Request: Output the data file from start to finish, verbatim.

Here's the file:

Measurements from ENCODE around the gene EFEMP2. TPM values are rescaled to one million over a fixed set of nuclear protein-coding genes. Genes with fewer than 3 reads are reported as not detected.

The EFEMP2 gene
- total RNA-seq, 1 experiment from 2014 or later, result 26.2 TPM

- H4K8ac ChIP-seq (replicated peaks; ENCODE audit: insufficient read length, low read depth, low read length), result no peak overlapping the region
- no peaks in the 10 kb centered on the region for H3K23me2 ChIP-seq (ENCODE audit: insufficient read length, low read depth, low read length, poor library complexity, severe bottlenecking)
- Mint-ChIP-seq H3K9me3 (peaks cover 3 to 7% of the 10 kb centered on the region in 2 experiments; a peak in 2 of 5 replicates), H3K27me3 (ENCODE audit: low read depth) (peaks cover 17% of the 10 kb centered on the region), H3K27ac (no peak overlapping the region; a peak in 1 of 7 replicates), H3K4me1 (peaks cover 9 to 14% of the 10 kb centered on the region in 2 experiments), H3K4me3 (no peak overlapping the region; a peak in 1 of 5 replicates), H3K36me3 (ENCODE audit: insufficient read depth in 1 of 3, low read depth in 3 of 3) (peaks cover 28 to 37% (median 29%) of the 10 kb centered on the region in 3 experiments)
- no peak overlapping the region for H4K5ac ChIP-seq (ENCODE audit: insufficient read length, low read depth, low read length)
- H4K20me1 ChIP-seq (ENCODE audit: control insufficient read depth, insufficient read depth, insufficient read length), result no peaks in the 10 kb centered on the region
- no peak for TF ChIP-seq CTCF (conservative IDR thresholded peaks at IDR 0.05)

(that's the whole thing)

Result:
Measurements from ENCODE around the gene EFEMP2. TPM values are rescaled to one million over a fixed set of nuclear protein-coding genes. Genes with fewer than 3 reads are reported as not detected.

The EFEMP2 gene
- total RNA-seq, 1 experiment from 2014 or later, result 26.2 TPM

- H4K8ac ChIP-seq (replicated peaks; ENCODE audit: insufficient read length, low read depth, low read length), result no peak overlapping the region
- no peaks in the 10 kb centered on the region for H3K23me2 ChIP-seq (ENCODE audit: insufficient read length, low read depth, low read length, poor library complexity, severe bottlenecking)
- Mint-ChIP-seq H3K9me3 (peaks cover 3 to 7% of the 10 kb centered on the region in 2 experiments; a peak in 2 of 5 replicates), H3K27me3 (ENCODE audit: low read depth) (peaks cover 17% of the 10 kb centered on the region), H3K27ac (no peak overlapping the region; a peak in 1 of 7 replicates), H3K4me1 (peaks cover 9 to 14% of the 10 kb centered on the region in 2 experiments), H3K4me3 (no peak overlapping the region; a peak in 1 of 5 replicates), H3K36me3 (ENCODE audit: insufficient read depth in 1 of 3, low read depth in 3 of 3) (peaks cover 28 to 37% (median 29%) of the 10 kb centered on the region in 3 experiments)
- no peak overlapping the region for H4K5ac ChIP-seq (ENCODE audit: insufficient read length, low read depth, low read length)
- H4K20me1 ChIP-seq (ENCODE audit: control insufficient read depth, insufficient read depth, insufficient read length), result no peaks in the 10 kb centered on the region
- no peak for TF ChIP-seq CTCF (conservative IDR thresholded peaks at IDR 0.05)